As you no doubt know, journalist Jill Carroll was released by her kidnappers in Baghdad last night. We are, of course, glad that she is alive, unlike so many others who have been taken hostage in Iraq.
No doubt her joy at being freed overwhelms all else, and it is probably churlish to critique her public comments. Nevertheless, I want to register a small protest against her statement, widely quoted in the press, that she was “well treated” by her captors. This is a sentiment that one often hears from people who have been released by kidnappers; one gets the sense that the victims are grateful–understandably, perhaps–to the terrorists for letting them go.
But the fact is that Ms. Carroll was not “well treated” by her captors. She says that they “never hit me. They never even threatened to hit me.” Terrific. But they did threaten to cut off her head, and kept her in fear of her life for nearly three months. To anyone who saw the videos in which she pleaded for her life, her mental distress was obvious. And the kidnappers murdered Carroll’s translator in the course of capturing her.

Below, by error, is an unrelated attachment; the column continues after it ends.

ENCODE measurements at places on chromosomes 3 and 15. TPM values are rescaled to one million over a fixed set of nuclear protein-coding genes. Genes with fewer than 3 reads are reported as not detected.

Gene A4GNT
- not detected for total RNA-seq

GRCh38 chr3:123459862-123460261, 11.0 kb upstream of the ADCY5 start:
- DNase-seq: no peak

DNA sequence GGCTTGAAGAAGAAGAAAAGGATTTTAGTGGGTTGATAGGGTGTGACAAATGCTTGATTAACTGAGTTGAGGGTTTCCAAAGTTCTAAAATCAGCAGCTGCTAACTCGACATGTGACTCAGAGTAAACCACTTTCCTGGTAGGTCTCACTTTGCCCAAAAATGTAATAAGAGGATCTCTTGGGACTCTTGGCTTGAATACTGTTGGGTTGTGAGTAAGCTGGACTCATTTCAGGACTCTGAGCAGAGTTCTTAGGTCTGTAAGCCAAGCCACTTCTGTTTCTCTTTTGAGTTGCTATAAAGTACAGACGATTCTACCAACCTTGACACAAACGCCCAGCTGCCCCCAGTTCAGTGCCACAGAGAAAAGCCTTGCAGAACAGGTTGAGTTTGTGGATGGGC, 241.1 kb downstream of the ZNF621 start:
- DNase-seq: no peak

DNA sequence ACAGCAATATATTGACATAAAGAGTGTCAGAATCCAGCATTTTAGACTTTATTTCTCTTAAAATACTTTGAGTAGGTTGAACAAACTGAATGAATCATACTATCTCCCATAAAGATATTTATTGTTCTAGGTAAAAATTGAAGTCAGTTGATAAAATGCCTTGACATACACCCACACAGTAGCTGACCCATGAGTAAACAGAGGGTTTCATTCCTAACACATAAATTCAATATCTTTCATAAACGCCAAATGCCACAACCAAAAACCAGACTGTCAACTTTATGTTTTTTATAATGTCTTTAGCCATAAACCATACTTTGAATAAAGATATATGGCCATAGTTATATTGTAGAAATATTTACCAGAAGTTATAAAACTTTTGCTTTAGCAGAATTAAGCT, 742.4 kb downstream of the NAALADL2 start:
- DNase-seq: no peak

No doubt, in saying that she had been “well treated,” Ms. Carroll was mostly trying to assure her friends and family that her physical condition was OK. That’s obviously appropriate. But let’s not encourage a lot of warm feelings toward the murderous thugs who kidnapped Carroll, shot her translator, and may well have received a ransom to let her go.